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33

No. Cities were simply too small physically to feed themselves. Constantinople was one of the biggest cities of its time, at 2.3 sq miles. This works out to around 1500 acres. To feed a single person you need, at minimum 6-8 acres of land. This means that if the entire area of the city were farmland, it would feed at best around 250 people. Even with ...


10

Actually, there was a famous Soviet movie from 1966, Береги́сь автомоби́ля, whose plot centers around car insurance: The main character sells car insurance during the day and steals the insured cars at night and, after selling stolen cars, donates the proceeds to orphanages. (No, he is not crazy, he even has a document certifying his sanity.) The movie is ...


9

USSR did allow private property over personal-use items, which included cars and even houses or apartments. What was not allowed was private property over commercial or industrial assets ("means of production"), or private business (they turned a blind eye towards self-employed stuff like tutoring or handyman services) There was personal insurance in Soviet ...


8

At USSR times, there was so called GosStrakh system (short form of Gosudarstvennoe Strakhovanie, aka Government Insurance). From 1946, it started car insurance program as well. However, as any other insurance company, it had very contradictory reputation.


7

This a caricature (05:30) bei Vicco von Bülow, pen name Loriot. The title says "Bundesbürger 1960", and means 'West-German citizen 1960'. This man makes a Gratwanderung blindfolded. Gratwanderung being an idiom, meaning not only alpine hiking, but also being in a precarious situation, in which no deviations are 'advisable', if not incredibly dangerous. But ...


6

As answered in comments and by Gort, there is zero chance of this happening by growing crops. It's not just the space that's insufficient, it's the complete and utter lack of soil. The one workaround involves 2 things: Exploitation of all available food sources. Drastic reduction of population.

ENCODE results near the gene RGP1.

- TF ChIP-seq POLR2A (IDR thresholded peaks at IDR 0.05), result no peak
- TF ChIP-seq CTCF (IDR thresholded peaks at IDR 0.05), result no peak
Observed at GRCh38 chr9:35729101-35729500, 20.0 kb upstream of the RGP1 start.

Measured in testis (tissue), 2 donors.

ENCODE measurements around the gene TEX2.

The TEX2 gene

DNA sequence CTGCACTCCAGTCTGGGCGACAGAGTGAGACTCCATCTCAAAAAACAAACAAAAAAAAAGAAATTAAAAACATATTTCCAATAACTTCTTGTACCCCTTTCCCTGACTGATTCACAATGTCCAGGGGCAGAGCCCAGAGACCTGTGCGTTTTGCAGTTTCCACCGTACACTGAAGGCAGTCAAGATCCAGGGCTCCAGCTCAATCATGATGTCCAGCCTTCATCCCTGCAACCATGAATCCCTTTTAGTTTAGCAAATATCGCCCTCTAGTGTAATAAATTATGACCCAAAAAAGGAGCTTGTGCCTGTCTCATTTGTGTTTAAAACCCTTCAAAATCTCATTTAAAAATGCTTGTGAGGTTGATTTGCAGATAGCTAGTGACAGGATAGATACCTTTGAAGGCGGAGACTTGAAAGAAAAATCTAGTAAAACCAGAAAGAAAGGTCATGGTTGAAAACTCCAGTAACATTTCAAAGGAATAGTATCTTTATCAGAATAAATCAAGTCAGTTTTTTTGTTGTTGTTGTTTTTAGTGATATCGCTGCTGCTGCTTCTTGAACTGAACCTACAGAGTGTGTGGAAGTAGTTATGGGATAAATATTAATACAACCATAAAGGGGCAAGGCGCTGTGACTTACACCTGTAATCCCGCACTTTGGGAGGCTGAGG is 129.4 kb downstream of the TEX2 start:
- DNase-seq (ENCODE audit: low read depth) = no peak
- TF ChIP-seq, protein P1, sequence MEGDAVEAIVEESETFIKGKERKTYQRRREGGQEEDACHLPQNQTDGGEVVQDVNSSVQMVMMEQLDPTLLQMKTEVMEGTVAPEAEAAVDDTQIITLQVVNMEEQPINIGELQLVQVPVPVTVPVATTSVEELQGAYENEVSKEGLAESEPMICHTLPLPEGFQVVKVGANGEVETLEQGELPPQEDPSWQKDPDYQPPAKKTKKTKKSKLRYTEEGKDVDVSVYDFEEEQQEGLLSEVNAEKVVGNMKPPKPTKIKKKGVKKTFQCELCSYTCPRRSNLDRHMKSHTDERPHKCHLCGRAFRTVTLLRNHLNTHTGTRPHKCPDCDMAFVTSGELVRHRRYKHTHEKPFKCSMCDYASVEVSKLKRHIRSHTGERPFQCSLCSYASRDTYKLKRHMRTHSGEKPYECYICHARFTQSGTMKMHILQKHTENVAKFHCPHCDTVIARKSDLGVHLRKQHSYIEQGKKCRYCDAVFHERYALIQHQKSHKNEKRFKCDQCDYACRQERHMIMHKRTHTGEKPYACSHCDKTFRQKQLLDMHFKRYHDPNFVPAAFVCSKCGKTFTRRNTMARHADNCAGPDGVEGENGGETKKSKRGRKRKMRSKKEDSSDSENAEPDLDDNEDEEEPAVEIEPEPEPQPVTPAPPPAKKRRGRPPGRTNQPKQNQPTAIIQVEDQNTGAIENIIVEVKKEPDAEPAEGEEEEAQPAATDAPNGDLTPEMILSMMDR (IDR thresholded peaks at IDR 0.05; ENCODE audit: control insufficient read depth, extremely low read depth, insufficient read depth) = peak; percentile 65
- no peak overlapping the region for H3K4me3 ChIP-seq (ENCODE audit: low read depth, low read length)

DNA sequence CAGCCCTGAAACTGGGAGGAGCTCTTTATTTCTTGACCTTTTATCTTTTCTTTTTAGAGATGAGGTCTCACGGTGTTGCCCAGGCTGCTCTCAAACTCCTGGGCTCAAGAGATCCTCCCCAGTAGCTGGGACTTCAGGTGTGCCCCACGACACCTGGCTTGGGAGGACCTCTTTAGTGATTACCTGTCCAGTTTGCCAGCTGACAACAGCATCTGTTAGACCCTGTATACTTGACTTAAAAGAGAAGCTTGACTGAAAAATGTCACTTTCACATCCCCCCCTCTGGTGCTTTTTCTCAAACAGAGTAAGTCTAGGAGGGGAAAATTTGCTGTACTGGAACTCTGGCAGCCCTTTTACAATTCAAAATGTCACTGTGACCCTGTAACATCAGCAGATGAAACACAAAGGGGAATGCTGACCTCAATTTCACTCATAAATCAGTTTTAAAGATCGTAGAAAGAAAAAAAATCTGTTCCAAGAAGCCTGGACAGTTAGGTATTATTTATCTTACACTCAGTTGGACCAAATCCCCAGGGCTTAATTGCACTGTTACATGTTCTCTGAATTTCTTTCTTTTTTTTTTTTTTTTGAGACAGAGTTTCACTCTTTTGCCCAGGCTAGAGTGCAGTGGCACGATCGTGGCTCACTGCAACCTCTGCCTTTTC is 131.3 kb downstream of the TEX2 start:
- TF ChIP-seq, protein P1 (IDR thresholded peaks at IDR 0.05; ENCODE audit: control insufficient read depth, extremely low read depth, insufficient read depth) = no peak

5

If people could grow enough food in cities, then they wouldn't have farms, they would just have cities. Even modern farms would not be able to supply enough food, and they are far from self-sufficient. They are heavily dependent on water and fossil fuels. And your title is a bit misleading; "economy" refers to the management of resources, not its ...


4

Cars in the USSR were not government issued, unless they were company cars so to speak, just as in Western countries. You saved up for one, ordered one, and waited until it was delivered. Difference is that the number manufactured was planned, and independent of actual demand, so you would likely have to wait for 5-10 YEARS for delivery. Jalopnik is an ...


2

Robert B. Marks in his The Origins of the Modern World: a Global and Environmental Narrative from the Fifteenth to the Twenty-First Century He describes how England started to import cotton cloth (callicoe) from India in the second half of 17 century until they by 1700 was dependent on them. 130 years later India (due to the navigation laws) imported cheap ...


2

In support of Aaron's answer: On 24th September 1825 John Begg in Lima wrote to McCulloch Hartnell & Co(in effect Hartnell, McCulloch was in Callao) advising them(him) of 6000 dollars cash and 15000 dollars worth of goods shipped to California on the Speedy: https://archive.org/details/documentos3305189994vall/page/n397/mode/2up (my transcription) ...


2

The first two images below are samples from a book which appears to be a record of payments in kind made to soldiers in the San Francisco Presidio in 1817, which perhaps confirms the suggestion in the question that they were unpaid during the war. The document in the following images appears to show the payments made to the officers and men in the San ...


1

Car insurance (and other private property insurance) existed, and was mandatory. The only difference in this respect with capitalist countries was that the insurance company belonged to the state, and there was no choice of insurance company, and no competition between them.


1

The West German citizen must plot an exact but wandering course of left and right deviations or fall off a precipice. West Germany while nominally a democracy had extreme restrictions on left wing political organisation combined with a failed de-Nazification that barely acknowledged mass killing of non-combatants in Europe in the 1940s. Moreover, West ...


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